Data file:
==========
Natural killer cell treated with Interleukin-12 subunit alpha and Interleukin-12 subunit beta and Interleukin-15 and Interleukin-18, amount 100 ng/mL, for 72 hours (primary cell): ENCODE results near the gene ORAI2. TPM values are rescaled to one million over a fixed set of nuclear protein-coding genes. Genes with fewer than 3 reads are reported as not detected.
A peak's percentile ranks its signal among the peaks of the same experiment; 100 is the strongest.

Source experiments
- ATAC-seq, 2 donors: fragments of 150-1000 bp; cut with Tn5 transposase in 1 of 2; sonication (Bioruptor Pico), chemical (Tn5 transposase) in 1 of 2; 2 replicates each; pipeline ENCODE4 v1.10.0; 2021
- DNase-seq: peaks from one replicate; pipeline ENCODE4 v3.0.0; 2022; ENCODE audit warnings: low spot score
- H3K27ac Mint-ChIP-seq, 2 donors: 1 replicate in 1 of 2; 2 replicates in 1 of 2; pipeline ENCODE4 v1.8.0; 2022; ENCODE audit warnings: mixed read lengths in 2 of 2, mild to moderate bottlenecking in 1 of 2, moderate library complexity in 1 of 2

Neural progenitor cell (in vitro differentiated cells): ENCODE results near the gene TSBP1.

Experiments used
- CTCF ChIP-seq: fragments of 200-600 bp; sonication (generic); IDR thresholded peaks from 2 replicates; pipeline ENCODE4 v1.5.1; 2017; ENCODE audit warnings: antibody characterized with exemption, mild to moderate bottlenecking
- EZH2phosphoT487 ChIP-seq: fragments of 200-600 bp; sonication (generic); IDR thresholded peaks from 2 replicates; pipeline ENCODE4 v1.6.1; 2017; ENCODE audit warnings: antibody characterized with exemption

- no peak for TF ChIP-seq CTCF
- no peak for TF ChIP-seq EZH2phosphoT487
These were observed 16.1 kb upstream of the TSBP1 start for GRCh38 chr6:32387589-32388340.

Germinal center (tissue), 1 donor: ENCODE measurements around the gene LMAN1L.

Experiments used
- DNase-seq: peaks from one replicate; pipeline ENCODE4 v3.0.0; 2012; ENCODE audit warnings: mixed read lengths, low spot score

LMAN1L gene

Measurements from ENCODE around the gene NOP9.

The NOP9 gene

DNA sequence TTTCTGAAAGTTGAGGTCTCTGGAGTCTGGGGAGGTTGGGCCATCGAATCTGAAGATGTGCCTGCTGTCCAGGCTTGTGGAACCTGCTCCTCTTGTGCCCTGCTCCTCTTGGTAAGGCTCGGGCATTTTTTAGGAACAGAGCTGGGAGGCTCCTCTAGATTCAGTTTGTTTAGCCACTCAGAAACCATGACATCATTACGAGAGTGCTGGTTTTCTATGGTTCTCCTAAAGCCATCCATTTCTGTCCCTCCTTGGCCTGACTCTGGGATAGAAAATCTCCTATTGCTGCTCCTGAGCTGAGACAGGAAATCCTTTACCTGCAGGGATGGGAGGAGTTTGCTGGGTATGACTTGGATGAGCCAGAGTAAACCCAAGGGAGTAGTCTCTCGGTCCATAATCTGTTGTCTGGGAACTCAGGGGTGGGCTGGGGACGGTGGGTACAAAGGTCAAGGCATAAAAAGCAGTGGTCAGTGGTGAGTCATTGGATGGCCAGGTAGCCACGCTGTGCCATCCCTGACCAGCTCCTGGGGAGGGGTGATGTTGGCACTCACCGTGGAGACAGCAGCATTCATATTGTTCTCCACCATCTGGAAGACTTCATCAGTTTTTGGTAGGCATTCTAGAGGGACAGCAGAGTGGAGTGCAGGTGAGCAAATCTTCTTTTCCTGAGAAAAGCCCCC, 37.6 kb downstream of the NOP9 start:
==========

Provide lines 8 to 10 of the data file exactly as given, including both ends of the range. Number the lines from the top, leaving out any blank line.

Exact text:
Experiments used
- CTCF ChIP-seq: fragments of 200-600 bp; sonication (generic); IDR thresholded peaks from 2 replicates; pipeline ENCODE4 v1.5.1; 2017; ENCODE audit warnings: antibody characterized with exemption, mild to moderate bottlenecking
- EZH2phosphoT487 ChIP-seq: fragments of 200-600 bp; sonication (generic); IDR thresholded peaks from 2 replicates; pipeline ENCODE4 v1.6.1; 2017; ENCODE audit warnings: antibody characterized with exemption